Anyway, in April 2015 LEGO started to roll out changes to the familiar Pick-a-Brick format. A small section of the Pick-a-Brick wall was given over to a new Pick-a-Model station (below) featuring a couple of simple builds and a bunch of blister packs dangling from metal hangers. The blister packs feature three empty compartments plus an additional space above which accommodates a leaflet containing a set of instructions for one of the aforementioned simple models together with a breakdown of the parts needed to build it. Basically, you're supposed to walk around the Pick-a-Brick wall collecting up the necessary elements and put them in the blister pack - a do-it-yourself official LEGO set, if you will.
I think it's fair to say that AFOL reaction to the Pick-a-Model initiative has been, to put it mildly, rather mixed. Some bemoaned the loss of precious Pick-a-Brick slots in the wall, thus reducing the available element selection in stores. Also, reports started to come back of some stores stopping general Pick-a-Brick customers from selecting elements needed for the Pick-a-Model builds, although this wasn't the case for all stores and hasn't been my personal experience. Some have also criticised the cost of the models, which have an RRP of £3.99 in the UK and $4.99 in the U.S.. On the flipside, some of the Pick-a-Model builds have been quite cute, for instance the panda below. The models on offer change periodically, and you can see a selection of the builds that have been available in stores to date here.
Although I've been aware of the availability of Pick-a-Model for well over a year now I've never previously indulged. This is mainly because when I've visited a store and remembered to check what builds were available they haven't particularly interested me. That however changed recently when I saw that one of the current models was a penguin - I can't resist a penguin. So I grabbed the relevant blister pack, dutifully filled it with the necessary elements from the Pick-a-Brick wall, and handed over my £3.99.
You can see the packaging above; by this point I'd already opened up the blister pack and emptied out the contents of the element compartments in preparation for building. It's worth noting that the packaging is resealable, so that when you're done with the build you can take the model apart and safely store the elements and instruction booklet back in the original pack if you want. The front cover of the leaflet can be seen below, complete with an image of the completed build and an inventory of the elements required to build it.
At only 39 elements it's plainly neither a long nor a tricky build, and none of the constituent elements are particularly uncommon apart from the 1 x 1 round tile printed with an eyelash pattern which has only previously appeared in a total of nine sets. You can see the completed build below; the main model, which features hinged flippers, is accompanied by a smaller penguin made up of just eight elements.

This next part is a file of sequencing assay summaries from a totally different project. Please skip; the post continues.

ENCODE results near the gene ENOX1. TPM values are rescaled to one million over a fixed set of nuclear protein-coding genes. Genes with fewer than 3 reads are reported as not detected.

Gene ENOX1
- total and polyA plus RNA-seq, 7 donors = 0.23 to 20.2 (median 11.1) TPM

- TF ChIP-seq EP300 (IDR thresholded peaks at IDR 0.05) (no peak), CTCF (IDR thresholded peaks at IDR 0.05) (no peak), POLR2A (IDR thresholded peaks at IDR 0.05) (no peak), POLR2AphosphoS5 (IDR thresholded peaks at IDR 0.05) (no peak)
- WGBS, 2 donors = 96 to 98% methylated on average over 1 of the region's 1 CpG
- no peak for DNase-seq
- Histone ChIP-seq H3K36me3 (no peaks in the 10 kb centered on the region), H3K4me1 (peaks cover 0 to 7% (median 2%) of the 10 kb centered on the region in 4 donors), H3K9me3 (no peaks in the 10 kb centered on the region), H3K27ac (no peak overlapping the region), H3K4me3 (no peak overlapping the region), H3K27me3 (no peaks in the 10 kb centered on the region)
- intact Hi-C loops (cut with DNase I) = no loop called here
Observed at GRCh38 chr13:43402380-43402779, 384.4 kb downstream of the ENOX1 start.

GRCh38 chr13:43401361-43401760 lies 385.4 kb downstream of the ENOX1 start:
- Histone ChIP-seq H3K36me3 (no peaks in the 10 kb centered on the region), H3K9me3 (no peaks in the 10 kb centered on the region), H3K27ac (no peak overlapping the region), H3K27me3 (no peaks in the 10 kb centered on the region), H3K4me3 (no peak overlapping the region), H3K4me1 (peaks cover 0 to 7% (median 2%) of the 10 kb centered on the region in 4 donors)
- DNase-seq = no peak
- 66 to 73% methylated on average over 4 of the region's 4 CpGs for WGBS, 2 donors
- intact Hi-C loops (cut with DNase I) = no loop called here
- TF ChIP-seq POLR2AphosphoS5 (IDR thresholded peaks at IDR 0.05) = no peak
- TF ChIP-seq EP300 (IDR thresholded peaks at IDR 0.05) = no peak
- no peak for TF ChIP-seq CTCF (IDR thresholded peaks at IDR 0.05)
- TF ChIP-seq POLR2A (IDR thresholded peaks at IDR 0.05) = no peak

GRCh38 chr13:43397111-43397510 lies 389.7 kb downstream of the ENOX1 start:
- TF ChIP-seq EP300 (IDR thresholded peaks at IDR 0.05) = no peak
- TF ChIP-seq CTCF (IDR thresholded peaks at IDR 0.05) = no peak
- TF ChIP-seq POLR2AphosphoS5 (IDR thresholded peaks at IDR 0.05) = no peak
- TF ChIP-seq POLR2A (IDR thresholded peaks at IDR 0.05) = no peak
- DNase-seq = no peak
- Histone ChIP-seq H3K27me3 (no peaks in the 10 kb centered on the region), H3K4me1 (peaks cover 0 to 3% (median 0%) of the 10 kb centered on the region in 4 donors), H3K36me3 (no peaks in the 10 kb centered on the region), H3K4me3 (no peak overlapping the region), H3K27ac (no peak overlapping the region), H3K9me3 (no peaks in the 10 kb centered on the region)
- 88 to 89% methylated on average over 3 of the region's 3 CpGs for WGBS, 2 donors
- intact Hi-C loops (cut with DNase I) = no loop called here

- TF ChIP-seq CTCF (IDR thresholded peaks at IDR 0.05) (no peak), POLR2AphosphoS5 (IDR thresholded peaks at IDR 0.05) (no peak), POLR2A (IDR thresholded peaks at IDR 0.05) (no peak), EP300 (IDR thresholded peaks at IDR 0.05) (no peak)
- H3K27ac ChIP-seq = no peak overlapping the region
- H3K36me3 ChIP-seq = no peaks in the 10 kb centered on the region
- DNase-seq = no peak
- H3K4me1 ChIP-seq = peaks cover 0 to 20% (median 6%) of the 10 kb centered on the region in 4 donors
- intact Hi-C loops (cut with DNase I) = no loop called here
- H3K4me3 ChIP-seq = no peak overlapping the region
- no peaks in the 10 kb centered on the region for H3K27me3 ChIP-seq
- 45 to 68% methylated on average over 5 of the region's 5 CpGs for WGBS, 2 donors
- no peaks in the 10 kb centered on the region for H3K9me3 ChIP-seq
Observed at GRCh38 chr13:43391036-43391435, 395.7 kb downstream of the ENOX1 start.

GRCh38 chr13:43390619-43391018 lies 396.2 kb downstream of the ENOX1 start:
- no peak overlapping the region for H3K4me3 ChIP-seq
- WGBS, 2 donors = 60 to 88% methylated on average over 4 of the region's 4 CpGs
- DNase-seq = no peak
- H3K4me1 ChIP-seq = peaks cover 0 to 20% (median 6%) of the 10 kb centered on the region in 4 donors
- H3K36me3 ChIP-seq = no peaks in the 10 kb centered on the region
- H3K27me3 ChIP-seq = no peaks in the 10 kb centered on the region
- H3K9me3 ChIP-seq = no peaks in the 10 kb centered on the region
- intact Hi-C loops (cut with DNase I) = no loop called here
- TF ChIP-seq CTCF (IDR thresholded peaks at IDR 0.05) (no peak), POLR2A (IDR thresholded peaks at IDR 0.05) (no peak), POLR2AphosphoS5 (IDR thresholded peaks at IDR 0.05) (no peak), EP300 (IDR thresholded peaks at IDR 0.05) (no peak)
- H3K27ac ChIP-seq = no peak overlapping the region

Some texture is added to the rear of the main build (below) via the use of black modified 1 x 2 bricks with grille, although to be honest it's barely worth the effort since from behind it's completely unrecognisable as a penguin anyway....
LEGO has produced a few brick-built penguins over the years, but as far as I can tell these Pick-a-Model penguins are the first standalone brick-built penguins that LEGO has released since 2009 when the little fellow below briefly appeared in stores as a Mini Monthly Build. Since then all we've had from a brick-built perspective have been the teeny, TNT-toting remote-controlled penguins included in 76010 Batman: The Penguin Face off from 2014, although we have at least had a couple of cute one-piece moulded penguins to tide us over, specifically this one and this one, not to mention Penguin Boy from the latest series of collectable minifigures and even a Duplo effort for good measure.
While I do think that the Pick-a-Model penguins are quite cute (below) it's hard to dispute the accusation that this 'set', and indeed the other Pick-a-Model builds, offer rather poor value for money. In my case this concern was partially mitigated by the fact that store staff were happy for me to stuff the compartments in the blister pack with as many elements from the Pick-a-Brick wall as I could fit in, meaning that in practice I actually had enough elements to build multiple copies of the set rather than just the one. I'm not however sure if all stores will interpret the rules so liberally, and I'd be interested to hear whether other customers have had the same experience as I have. I also have some sympathy with the concern that this initiative reduces the number of Pick-a-Brick element slots in stores, although to be honest the selection is so limited anyway that the chances of finding exactly what you're looking for were already pretty miniscule.
In summary, Pick-a-Model is an interesting attempt by LEGO to increase visitor engagement with the Pick-a-Brick wall. Providing store staff continue to allow me to completely fill the element compartments in the blister pack, and LEGO's designers can offer up some appealing little builds, then there's a reasonable chance that I'll pick up more of them in future.